Executive Order Attempts to Circumvent Wildlife Professionals and Expand Deer Baiting
FOR IMMEDIATE RELEASE: May 29, 2018
CONTACT: Mike Worley, firstname.lastname@example.org, 770-787-7887
Covington, GA – On April 9, 2018, Governor Deal signed an Executive Order directing the Georgia Department of Natural Resources (DNR) to determine an appropriate expansion of the Southern Zone which would in turn expand the practice of shooting deer over bait in Georgia. The Order uses hunter inequality and a lack of evidence connecting baiting with a decrease in herd health as justification to reexamine the issue. DNR’s findings, which will be presented to the DNR Board for action, are to be based on “sound wildlife management principles.” However, after three failed legislative attempts to expand baiting during the 2018 General Assembly, opening the issue again in this unusual manner is counter to longstanding practice in Georgia. Furthermore, the proposal is contrary to virtually all peer-reviewed wildlife science.
In the face of consistent professional opposition to hunting deer over bait, Georgia has traditionally dealt with the issue as a legislative matter. As suggested by the Executive Order’s reference to HB 277 from 2011, shooting deer over bait was approved in a portion of the state by the General Assembly despite long-standing concerns by Georgia’s wildlife professionals. By the Executive Order’s own reference, HB 277 resulted in an inequity between the northern and southern zone hunters. This inequity, however, is not the result of professional wildlife management recommendations, but instead the result of treating a wildlife management issue as a social and/or political issue. The solution to correct the inequity is certainly not to expand a practice that has been seen by the majority of wildlife professionals as counter to “sound wildlife management principles.”
The Executive Order also maintains Georgia has seen no evidence of impact to deer herd health or harvest numbers. It implies there is no direct link to disease transmission via baiting. The Order fails to explain that seldom does one make such findings about deer health unless one is looking for those things. DNR has specifically not looked for any linkage to deer herd health since 2011. Furthermore, research from other states show the concentration of animals in small areas such as bait stations leads to more rapid transmission of diseases such as Chronic Wasting Disease and Bovine Tuberculosis. Baiting doesn’t cause these diseases, but it certainly does facilitate the rapid spread of disease.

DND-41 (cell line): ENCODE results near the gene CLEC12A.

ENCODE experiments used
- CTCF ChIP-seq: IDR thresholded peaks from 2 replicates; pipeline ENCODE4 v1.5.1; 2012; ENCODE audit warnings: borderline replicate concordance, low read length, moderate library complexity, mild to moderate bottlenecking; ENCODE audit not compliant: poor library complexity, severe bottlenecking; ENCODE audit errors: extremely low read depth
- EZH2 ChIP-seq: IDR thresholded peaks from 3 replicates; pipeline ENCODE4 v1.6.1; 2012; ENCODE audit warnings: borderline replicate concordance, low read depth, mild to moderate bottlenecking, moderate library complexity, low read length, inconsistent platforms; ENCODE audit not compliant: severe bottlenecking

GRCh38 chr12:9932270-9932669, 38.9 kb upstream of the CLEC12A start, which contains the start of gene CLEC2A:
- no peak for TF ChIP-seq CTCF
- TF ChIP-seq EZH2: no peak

In a recent letter to the Georgia DNR Board, wildlife professionals from business, non-profit and governmental sectors agreed to the following statement.
“Consider the science and the sound wildlife management principles that the Executive Order ignores. Perhaps even ask yourself why professional wildlife biologists are not the ones recommending baiting. Ignoring any principle of sound wildlife management, this proposal damages the integrity of our Department by disregarding wildlife professionals and by usurping our own 2015-2024 Georgia Deer Management Plan; a plan developed through broad scaled public input and approved by GA DNR Commissioner Mark Williams.”
The community of wildlife professionals, in as close to unanimity as one can get in science, is opposed to baiting of wildlife in all but a few exceptions. Wildlife experts in our own state have historically opposed baiting deer. Governor Deal and his administration have done remarkably good work in protecting and conserving lands for future generations and providing funding for wildlife conservation. However, this Executive Order ignores decades of successful wildlife management by professionals and instead attempts to manage our wildlife resources based on social and political opinions rather than “sound wildlife management principles” by professionals.
About Georgia Wildlife Federation
Georgia Wildlife Federation was founded as a sportsman’s organization in 1936 and is Georgia’s oldest and largest conservation organization. Today, members include hunters, anglers, bird watchers, hikers, educators, and all Georgians who are interested in preserving our natural resources and outdoor heritage.